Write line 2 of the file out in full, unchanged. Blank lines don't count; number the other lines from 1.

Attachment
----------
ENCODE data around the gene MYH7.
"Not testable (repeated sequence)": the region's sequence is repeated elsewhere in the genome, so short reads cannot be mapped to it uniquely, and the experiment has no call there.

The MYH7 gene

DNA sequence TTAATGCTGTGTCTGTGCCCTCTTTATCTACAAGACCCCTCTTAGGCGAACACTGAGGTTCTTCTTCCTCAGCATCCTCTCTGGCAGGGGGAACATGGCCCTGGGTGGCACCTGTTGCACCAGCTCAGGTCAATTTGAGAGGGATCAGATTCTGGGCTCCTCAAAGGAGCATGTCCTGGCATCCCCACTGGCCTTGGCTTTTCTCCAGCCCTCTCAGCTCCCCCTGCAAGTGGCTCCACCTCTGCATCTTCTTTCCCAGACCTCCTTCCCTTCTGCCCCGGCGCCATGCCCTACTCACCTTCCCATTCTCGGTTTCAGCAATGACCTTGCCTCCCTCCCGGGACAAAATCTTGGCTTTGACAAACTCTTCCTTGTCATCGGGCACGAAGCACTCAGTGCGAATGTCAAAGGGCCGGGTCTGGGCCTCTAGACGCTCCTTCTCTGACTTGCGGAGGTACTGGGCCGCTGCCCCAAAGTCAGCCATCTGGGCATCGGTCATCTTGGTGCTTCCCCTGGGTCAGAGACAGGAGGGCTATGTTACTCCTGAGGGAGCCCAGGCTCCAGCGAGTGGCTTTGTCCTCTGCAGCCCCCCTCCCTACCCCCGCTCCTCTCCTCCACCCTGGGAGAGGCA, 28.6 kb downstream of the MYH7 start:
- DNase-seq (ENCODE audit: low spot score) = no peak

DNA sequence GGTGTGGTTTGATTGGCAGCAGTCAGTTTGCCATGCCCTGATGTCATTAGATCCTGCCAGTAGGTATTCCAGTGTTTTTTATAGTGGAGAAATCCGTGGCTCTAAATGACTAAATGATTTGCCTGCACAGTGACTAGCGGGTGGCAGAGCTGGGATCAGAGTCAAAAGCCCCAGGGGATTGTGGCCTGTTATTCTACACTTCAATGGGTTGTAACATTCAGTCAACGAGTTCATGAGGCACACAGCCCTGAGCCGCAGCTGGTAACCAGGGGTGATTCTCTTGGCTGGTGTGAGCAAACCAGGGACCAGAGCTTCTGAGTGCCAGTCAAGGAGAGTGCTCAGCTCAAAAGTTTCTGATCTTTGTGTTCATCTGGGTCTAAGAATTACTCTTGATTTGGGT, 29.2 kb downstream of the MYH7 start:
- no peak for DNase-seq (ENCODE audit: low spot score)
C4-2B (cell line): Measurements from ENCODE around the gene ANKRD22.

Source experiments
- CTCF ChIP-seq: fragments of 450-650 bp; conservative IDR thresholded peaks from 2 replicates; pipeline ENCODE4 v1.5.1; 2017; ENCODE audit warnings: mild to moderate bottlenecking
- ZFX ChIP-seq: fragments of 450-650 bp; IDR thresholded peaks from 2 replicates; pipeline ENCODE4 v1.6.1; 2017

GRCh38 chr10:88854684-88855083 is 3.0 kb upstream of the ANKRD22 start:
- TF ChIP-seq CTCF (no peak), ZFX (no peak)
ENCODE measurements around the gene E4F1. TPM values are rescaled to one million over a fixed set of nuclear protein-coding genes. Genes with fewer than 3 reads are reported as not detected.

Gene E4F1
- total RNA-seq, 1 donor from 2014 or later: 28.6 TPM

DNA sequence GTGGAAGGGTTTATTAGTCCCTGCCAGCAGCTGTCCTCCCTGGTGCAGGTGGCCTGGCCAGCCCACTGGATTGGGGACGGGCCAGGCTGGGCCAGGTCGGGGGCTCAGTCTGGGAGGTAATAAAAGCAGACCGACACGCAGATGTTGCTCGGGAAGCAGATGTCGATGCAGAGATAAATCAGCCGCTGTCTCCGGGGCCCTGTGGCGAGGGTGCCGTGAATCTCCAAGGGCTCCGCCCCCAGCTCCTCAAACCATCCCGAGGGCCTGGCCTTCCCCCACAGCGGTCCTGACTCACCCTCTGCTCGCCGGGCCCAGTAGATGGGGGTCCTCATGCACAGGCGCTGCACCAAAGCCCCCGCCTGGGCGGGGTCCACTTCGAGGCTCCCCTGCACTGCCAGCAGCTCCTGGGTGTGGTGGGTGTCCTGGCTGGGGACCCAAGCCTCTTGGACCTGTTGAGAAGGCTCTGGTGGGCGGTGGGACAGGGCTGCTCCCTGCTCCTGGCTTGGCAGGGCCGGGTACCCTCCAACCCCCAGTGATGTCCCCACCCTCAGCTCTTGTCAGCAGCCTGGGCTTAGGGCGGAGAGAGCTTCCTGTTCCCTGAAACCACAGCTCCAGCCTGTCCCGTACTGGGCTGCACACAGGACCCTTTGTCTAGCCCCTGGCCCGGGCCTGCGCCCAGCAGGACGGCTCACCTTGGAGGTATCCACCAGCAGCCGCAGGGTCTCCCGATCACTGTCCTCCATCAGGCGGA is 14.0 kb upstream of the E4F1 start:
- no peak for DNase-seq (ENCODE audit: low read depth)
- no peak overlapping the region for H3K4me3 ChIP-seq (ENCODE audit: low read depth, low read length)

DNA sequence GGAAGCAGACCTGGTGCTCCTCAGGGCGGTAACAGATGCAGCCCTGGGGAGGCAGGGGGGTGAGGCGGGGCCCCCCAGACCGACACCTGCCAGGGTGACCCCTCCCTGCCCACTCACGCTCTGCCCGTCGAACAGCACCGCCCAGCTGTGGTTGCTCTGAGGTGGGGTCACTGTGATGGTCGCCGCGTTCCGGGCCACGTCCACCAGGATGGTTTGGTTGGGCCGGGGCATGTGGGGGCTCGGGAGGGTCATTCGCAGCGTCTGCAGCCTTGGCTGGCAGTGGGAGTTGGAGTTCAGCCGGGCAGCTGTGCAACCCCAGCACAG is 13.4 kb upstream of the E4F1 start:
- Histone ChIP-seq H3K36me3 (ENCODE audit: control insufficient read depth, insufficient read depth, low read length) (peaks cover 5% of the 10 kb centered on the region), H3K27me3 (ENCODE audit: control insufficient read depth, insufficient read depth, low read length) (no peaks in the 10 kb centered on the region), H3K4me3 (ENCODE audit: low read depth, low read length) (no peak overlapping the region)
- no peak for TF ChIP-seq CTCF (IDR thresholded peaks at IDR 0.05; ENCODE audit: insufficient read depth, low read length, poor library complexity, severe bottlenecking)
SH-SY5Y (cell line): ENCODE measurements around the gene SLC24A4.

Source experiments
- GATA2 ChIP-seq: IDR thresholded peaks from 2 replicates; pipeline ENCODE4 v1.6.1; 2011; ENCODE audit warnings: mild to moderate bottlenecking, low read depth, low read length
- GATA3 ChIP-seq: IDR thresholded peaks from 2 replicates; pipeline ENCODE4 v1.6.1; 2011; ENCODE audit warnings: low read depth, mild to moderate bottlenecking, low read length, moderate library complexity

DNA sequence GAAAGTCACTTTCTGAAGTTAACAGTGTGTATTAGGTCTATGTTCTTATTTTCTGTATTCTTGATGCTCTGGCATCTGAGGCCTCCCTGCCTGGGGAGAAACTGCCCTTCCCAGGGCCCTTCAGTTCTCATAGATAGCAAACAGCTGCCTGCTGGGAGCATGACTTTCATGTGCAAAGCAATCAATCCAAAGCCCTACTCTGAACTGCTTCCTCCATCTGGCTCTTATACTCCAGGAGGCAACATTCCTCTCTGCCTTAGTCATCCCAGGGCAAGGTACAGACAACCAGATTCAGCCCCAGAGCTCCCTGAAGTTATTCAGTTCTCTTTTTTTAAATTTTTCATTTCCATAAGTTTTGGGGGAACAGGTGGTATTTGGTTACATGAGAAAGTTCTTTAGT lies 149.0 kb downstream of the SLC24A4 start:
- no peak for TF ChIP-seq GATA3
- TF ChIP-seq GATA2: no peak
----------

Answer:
"Not testable (repeated sequence)": the region's sequence is repeated elsewhere in the genome, so short reads cannot be mapped to it uniquely, and the experiment has no call there.